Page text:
I love being a member of the Rotary Club of Wichita and here’s why.  I understand that any personal or business success depends on community.  I believe I should be giving back.  “Service Above Self” is at Rotary’s center.  Core values of honesty, fairness, building rerlationships and adding value are repeated at every meeting.  Insights from compelling speakers and rubbing elbows with business leaders, fellow Rotarians, are an added bonus.  I was surprised at the joy I get from seeing the expression on the face of a third grader as I hand her a brand new dictionary or the fun of reading a book to a class of elementary school children.  This was simply fun.  But what really moves the dial is belonging to something bigger than myself.  It’s like playing on an all star team where everyone on the team is a winner with unique skills and talents.  The ability to leverage our common goal of service is satisfying and makes me feel that we really make a difference.  The Rotary Club of Wichita, the world’s 16th largest Rotary club, is simply a force for good in Wichita.  I am proud to be a member.  May I sponsor you?

 

Geri Appel

Rotary is a worldwide organization of 1.2 million members in more than 200 countries with the motto of “Service Above Self.”  We share our time, talent and dollars in projects locally and internationally to change the lives of people we many never see or know.  I am a member of the Rotary Club of Wichita and we provide 2,700 colorful hardback dictionaries to every 3rd grader in USD 259 Title I schools.  We fund and build a Habitat for Humanity house every other year.  Twice a year we read to students in TItle I schools and at the same time give each student a book of their choice.  Our club has supported projects in Haiti for many years and we have funded water projects in India and elsewhere.  Working with the World Health Organization, Centers for Disease Control and UNICEF, Rotary has been at the forefront of eradicating polio from the face of the earth.  The day we can say “Goodbye Polio” will come soon!  India has been polio-free for 2 years!  If it can be done in India, it can be done everywhere!  We meet for lunch every Monday at Botanica for timely programs, great fellowship and fun.  Won’t you join us?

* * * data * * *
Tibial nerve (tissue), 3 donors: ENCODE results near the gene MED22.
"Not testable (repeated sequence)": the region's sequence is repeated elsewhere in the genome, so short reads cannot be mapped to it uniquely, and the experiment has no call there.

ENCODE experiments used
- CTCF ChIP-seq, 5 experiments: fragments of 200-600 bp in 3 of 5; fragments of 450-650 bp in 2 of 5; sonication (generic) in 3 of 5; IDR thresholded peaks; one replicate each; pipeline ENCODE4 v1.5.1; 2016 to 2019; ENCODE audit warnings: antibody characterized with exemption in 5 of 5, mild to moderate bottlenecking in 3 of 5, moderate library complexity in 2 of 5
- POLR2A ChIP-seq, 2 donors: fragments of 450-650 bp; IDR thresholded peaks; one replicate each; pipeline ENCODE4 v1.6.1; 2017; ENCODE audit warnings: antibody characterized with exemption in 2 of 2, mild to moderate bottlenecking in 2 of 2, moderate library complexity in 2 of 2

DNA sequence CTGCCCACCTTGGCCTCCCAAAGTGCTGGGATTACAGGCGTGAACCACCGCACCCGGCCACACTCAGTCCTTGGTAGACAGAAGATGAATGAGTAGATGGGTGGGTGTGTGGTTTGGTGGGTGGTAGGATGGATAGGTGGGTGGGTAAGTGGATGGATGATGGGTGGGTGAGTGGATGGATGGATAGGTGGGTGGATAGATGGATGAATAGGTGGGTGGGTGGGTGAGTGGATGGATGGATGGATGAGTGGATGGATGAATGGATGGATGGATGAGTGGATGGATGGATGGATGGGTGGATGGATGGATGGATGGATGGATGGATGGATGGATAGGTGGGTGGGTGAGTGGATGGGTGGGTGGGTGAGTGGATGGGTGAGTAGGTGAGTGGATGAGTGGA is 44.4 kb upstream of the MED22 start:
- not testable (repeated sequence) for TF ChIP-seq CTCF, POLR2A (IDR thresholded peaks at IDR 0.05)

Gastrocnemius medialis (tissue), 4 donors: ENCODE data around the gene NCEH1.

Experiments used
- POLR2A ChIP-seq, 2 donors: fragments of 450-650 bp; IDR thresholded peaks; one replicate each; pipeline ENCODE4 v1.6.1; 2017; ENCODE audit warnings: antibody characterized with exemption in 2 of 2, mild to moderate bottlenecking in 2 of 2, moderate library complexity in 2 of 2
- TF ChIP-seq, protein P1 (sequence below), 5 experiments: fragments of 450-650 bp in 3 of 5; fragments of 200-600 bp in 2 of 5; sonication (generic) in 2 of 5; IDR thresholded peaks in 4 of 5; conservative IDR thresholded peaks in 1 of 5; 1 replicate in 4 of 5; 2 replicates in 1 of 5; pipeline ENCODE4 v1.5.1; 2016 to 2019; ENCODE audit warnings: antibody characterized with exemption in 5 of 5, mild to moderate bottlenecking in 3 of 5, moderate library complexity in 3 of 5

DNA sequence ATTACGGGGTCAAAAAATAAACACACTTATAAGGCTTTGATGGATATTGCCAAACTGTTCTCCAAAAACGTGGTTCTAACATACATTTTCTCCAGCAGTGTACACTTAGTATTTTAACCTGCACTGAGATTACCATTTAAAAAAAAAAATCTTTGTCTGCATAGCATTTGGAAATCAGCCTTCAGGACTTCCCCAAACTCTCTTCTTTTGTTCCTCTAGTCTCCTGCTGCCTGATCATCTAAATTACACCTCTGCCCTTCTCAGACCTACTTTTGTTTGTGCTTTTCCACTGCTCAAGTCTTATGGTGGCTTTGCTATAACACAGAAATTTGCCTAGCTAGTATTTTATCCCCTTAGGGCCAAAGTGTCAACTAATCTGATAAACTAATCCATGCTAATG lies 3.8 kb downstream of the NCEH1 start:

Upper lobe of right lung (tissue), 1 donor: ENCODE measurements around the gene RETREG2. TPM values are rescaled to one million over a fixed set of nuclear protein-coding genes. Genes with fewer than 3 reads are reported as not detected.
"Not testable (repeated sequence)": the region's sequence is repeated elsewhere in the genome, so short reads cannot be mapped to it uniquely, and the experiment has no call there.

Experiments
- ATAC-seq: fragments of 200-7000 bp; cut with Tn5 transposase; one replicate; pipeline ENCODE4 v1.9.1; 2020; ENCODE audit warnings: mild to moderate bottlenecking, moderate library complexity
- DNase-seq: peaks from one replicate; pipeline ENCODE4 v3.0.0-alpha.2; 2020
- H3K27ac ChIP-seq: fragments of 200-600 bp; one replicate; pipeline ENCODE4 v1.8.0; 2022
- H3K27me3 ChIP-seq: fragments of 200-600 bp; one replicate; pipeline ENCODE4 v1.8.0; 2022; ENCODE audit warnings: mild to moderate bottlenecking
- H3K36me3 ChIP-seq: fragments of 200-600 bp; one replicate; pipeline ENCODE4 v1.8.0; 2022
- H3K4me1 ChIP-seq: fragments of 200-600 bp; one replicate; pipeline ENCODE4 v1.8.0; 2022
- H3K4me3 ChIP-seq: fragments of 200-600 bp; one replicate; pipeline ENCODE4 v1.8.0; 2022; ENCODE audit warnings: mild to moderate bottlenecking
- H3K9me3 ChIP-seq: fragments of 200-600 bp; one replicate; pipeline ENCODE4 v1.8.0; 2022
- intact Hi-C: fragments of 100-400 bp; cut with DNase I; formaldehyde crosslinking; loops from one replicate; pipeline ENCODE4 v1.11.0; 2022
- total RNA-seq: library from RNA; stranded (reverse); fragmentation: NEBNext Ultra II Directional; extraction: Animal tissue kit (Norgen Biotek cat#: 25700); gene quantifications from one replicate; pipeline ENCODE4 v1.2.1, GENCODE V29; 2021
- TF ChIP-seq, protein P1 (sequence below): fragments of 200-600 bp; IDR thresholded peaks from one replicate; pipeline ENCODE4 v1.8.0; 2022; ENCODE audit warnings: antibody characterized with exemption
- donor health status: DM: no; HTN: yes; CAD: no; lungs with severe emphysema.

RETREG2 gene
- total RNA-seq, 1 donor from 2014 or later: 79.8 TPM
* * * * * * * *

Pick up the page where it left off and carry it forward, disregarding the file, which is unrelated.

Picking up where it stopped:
Clark Bastian

What is Rotary and why do I belong?  For me, Rotary is a collection of business and community leaders who have discovered the simple pleasures in serving others.  Like many, I was drawn to Rotary (quite selfishly) as a means to expand my business contacts at those Monday luncheon meetings.  But after becoming a member in 1983, I realized that expanding contacts was not reason enough for me to remain. . .and I pretty much stopped participating.  Then it happened!  Someone called and asked for my help.  The club needed more RIF Readers for its “Reading Is Fundamental” program.  Would I commit to reading a book to a class, twice a year, in an inner-city elementary school?  “Sure,” I said; and loved it.  And, that’s the moment when I became a Rotarian.  Since that day, there have been many simple pleasures to remind me “Why I Belong” – from ringing a Salvation Army bell at a grocery store, to helping  build a “Habitat Home,” to participating in a Rotary International convention in the UK.  I always get back more than I give.  Oh, and some twenty years later. . .I’m still reading books at Parks Elementary School at least twice a year!